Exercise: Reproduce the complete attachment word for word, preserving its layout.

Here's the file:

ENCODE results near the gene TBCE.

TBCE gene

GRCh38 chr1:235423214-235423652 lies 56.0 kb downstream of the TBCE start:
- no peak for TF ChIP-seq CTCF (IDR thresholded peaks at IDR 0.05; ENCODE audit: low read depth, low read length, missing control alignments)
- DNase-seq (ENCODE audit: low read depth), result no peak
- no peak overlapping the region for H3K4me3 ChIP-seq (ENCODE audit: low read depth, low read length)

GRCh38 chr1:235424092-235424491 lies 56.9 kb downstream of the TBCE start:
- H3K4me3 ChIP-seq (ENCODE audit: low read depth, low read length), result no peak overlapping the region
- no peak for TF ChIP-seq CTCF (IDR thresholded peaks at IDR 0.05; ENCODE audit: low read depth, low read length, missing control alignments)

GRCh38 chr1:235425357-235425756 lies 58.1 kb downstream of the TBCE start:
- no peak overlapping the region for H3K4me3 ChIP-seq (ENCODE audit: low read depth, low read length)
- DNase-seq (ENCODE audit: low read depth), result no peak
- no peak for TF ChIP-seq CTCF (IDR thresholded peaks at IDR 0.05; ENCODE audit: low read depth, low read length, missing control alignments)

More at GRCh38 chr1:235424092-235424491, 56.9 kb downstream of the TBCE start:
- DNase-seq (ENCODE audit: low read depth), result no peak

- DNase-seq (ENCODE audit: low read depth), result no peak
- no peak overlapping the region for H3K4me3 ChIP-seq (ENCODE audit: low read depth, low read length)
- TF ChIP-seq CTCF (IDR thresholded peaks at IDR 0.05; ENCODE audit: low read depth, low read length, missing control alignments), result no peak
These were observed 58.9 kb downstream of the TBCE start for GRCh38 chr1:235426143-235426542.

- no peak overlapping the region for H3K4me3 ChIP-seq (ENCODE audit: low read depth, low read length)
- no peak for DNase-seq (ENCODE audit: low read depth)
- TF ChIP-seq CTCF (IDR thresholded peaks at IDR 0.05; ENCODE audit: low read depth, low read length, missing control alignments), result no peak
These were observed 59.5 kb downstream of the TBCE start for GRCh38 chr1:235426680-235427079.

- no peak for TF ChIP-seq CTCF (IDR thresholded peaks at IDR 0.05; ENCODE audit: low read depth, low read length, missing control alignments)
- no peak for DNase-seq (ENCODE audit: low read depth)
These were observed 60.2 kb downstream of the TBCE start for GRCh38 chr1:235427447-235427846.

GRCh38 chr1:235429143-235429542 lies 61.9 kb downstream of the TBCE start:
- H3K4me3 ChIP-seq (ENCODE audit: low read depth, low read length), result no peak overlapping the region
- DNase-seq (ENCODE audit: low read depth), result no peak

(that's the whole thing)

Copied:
ENCODE results near the gene TBCE.

TBCE gene

GRCh38 chr1:235423214-235423652 lies 56.0 kb downstream of the TBCE start:
- no peak for TF ChIP-seq CTCF (IDR thresholded peaks at IDR 0.05; ENCODE audit: low read depth, low read length, missing control alignments)
- DNase-seq (ENCODE audit: low read depth), result no peak
- no peak overlapping the region for H3K4me3 ChIP-seq (ENCODE audit: low read depth, low read length)

GRCh38 chr1:235424092-235424491 lies 56.9 kb downstream of the TBCE start:
- H3K4me3 ChIP-seq (ENCODE audit: low read depth, low read length), result no peak overlapping the region
- no peak for TF ChIP-seq CTCF (IDR thresholded peaks at IDR 0.05; ENCODE audit: low read depth, low read length, missing control alignments)

GRCh38 chr1:235425357-235425756 lies 58.1 kb downstream of the TBCE start:
- no peak overlapping the region for H3K4me3 ChIP-seq (ENCODE audit: low read depth, low read length)
- DNase-seq (ENCODE audit: low read depth), result no peak
- no peak for TF ChIP-seq CTCF (IDR thresholded peaks at IDR 0.05; ENCODE audit: low read depth, low read length, missing control alignments)

More at GRCh38 chr1:235424092-235424491, 56.9 kb downstream of the TBCE start:
- DNase-seq (ENCODE audit: low read depth), result no peak

- DNase-seq (ENCODE audit: low read depth), result no peak
- no peak overlapping the region for H3K4me3 ChIP-seq (ENCODE audit: low read depth, low read length)
- TF ChIP-seq CTCF (IDR thresholded peaks at IDR 0.05; ENCODE audit: low read depth, low read length, missing control alignments), result no peak
These were observed 58.9 kb downstream of the TBCE start for GRCh38 chr1:235426143-235426542.

- no peak overlapping the region for H3K4me3 ChIP-seq (ENCODE audit: low read depth, low read length)
- no peak for DNase-seq (ENCODE audit: low read depth)
- TF ChIP-seq CTCF (IDR thresholded peaks at IDR 0.05; ENCODE audit: low read depth, low read length, missing control alignments), result no peak
These were observed 59.5 kb downstream of the TBCE start for GRCh38 chr1:235426680-235427079.

- no peak for TF ChIP-seq CTCF (IDR thresholded peaks at IDR 0.05; ENCODE audit: low read depth, low read length, missing control alignments)
- no peak for DNase-seq (ENCODE audit: low read depth)
These were observed 60.2 kb downstream of the TBCE start for GRCh38 chr1:235427447-235427846.

GRCh38 chr1:235429143-235429542 lies 61.9 kb downstream of the TBCE start:
- H3K4me3 ChIP-seq (ENCODE audit: low read depth, low read length), result no peak overlapping the region
- DNase-seq (ENCODE audit: low read depth), result no peak